1 Introduction

The technology of 3D printing of continuous fibre-reinforced thermoplastics shows great potential in producing lightweight structural parts reinforced with steered fibres. Fused filament fabrication (FFF) printing technology based on pre-impregnated filament extrusion is currently the best performing, and is being successfully used to manufacture prototypes, factory tools, spare parts and custom products for sectors such as biomedical, aerospace and industrial [1,2].

This process is still under development, and knowledge of the mechanical behaviour of printed composites is limited. In recent years, different studies have addressed the physical and mechanical characterisation of printed continuous fibre reinforced polymers [3-5]. It was observed that the mechanical behaviour of the material is highly conditioned by process-induced defects such as a large number of voids, non-homogeneous distribution of fibres and poor bonding between beads and layers. Most of these defects are caused by insufficient thermo-mechanical consolidation during the printing process.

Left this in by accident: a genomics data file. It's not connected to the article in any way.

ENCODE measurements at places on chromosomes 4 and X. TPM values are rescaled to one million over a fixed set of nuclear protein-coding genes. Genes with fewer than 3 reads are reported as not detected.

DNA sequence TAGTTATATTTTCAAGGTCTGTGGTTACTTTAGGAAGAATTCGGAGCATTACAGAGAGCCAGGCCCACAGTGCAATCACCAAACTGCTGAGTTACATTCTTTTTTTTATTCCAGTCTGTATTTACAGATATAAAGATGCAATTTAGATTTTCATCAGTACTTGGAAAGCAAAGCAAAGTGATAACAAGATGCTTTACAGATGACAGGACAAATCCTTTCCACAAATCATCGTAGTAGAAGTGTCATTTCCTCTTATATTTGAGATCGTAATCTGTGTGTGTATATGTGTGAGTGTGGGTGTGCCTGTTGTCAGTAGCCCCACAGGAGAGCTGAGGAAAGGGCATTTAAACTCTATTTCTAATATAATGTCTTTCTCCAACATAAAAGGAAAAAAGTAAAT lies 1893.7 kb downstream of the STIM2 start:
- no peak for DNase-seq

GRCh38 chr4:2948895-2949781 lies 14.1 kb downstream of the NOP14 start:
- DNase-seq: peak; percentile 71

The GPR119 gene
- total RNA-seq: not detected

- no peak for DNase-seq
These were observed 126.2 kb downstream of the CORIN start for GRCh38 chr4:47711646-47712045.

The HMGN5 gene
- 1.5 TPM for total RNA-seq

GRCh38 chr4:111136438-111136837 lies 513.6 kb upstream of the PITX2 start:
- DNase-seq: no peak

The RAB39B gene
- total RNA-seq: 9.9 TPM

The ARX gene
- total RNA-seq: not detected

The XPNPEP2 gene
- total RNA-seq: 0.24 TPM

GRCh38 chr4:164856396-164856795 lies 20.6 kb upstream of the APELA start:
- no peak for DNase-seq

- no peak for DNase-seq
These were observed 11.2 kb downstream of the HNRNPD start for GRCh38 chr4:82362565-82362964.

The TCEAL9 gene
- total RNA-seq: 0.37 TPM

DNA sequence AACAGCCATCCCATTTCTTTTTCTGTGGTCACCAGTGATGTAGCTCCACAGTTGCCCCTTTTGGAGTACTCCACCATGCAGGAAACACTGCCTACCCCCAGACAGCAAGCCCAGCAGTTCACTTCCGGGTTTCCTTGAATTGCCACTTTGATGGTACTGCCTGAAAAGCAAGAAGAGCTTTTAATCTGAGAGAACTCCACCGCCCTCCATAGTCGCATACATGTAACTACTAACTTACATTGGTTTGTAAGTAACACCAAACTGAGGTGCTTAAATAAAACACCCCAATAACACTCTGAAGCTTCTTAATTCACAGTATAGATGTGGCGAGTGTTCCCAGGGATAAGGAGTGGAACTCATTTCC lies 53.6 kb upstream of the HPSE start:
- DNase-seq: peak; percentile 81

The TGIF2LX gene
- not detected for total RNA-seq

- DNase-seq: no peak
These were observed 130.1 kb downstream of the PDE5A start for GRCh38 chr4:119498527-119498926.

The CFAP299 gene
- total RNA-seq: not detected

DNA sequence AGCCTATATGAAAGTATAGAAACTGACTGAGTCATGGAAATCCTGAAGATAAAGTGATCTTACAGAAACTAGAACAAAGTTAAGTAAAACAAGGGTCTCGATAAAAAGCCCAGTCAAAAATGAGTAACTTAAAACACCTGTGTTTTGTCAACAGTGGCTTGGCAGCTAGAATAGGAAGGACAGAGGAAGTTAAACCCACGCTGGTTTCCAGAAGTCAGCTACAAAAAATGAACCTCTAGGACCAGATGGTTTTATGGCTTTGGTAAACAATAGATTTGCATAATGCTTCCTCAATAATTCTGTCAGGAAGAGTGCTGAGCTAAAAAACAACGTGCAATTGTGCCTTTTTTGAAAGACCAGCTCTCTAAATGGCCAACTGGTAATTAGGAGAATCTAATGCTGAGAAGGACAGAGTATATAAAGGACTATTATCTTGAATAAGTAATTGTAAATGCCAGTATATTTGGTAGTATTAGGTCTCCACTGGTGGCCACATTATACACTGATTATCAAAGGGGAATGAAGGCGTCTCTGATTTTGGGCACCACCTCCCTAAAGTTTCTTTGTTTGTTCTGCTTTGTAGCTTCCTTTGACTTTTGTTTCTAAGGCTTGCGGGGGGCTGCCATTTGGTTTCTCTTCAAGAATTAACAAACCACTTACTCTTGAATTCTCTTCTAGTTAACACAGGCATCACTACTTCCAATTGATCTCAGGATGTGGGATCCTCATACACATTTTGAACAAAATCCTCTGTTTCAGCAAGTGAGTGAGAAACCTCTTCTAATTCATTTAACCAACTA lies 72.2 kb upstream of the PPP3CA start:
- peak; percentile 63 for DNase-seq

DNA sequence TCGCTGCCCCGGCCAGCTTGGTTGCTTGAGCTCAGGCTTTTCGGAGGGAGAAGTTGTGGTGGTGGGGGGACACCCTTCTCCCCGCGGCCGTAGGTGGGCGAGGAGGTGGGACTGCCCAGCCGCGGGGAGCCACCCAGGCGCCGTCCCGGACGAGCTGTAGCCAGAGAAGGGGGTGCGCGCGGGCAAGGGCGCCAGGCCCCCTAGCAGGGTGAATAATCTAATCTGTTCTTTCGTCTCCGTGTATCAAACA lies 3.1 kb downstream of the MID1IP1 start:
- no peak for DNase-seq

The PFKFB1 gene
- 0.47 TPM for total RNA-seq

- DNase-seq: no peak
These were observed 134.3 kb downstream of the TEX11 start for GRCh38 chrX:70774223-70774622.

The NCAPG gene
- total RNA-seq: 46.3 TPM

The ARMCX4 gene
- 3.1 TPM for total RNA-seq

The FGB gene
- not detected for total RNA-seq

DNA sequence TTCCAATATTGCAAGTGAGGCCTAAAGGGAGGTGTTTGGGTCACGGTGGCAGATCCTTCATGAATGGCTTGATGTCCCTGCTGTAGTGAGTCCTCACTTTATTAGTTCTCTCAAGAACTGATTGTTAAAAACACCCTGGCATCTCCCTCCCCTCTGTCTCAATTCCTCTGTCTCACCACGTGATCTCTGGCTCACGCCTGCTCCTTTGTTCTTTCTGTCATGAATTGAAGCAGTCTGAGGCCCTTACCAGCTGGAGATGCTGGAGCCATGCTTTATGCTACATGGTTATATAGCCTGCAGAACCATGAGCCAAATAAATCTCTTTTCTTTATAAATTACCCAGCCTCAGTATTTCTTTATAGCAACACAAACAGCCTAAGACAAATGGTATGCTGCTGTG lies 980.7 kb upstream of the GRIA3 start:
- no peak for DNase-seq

To promote the use of this new technology in the design of complex and optimised composite parts, further knowledge of the mechanical behaviour of the material is necessary. In this study, interlaminar fracture toughness under Mode I and II loading are characterised for a 3D printed continuous carbon fibre-reinforced polyamide (CCF/PA). The influence of the thermo-mechanical consolidation on fracture toughness is also analysed. For this purpose, the printed specimens were post-processed by hot-pressing.

2 Printing and Test Methods

The printer employed in this study was MarkTwo® from Markforged®, which uses pre-impregnated filament FFF 3D printing technology [6]. The extrusion parameters are fixed for this printer. The layer thickness is 125 µm, and the composite is extruded by a 0.9 mm diameter nozzle at a temperature of 252ºC and at a speed of 15 mm/s. The composition and calorimetric properties of all the filaments available in the printer were studied in depth in [7].